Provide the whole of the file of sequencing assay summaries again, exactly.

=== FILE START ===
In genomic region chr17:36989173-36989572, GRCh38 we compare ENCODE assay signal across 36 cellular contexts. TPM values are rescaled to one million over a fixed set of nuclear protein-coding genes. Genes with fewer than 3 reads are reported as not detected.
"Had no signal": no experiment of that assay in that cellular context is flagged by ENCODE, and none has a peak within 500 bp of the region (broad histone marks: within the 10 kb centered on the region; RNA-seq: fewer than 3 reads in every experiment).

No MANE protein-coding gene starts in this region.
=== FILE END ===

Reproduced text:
In genomic region chr17:36989173-36989572, GRCh38 we compare ENCODE assay signal across 36 cellular contexts. TPM values are rescaled to one million over a fixed set of nuclear protein-coding genes. Genes with fewer than 3 reads are reported as not detected.
"Had no signal": no experiment of that assay in that cellular context is flagged by ENCODE, and none has a peak within 500 bp of the region (broad histone marks: within the 10 kb centered on the region; RNA-seq: fewer than 3 reads in every experiment).

No MANE protein-coding gene starts in this region.